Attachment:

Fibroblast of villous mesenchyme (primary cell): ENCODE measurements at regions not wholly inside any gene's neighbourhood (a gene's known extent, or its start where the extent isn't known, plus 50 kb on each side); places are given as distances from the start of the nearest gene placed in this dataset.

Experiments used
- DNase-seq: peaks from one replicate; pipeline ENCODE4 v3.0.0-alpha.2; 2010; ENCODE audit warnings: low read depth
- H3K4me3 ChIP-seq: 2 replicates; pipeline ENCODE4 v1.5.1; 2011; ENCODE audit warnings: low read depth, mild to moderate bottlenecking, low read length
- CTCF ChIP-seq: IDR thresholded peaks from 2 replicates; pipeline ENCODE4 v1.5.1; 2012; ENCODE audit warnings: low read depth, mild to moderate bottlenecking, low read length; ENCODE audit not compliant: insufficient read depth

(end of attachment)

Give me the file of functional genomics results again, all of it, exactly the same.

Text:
Fibroblast of villous mesenchyme (primary cell): ENCODE measurements at regions not wholly inside any gene's neighbourhood (a gene's known extent, or its start where the extent isn't known, plus 50 kb on each side); places are given as distances from the start of the nearest gene placed in this dataset.

Experiments used
- DNase-seq: peaks from one replicate; pipeline ENCODE4 v3.0.0-alpha.2; 2010; ENCODE audit warnings: low read depth
- H3K4me3 ChIP-seq: 2 replicates; pipeline ENCODE4 v1.5.1; 2011; ENCODE audit warnings: low read depth, mild to moderate bottlenecking, low read length
- CTCF ChIP-seq: IDR thresholded peaks from 2 replicates; pipeline ENCODE4 v1.5.1; 2012; ENCODE audit warnings: low read depth, mild to moderate bottlenecking, low read length; ENCODE audit not compliant: insufficient read depth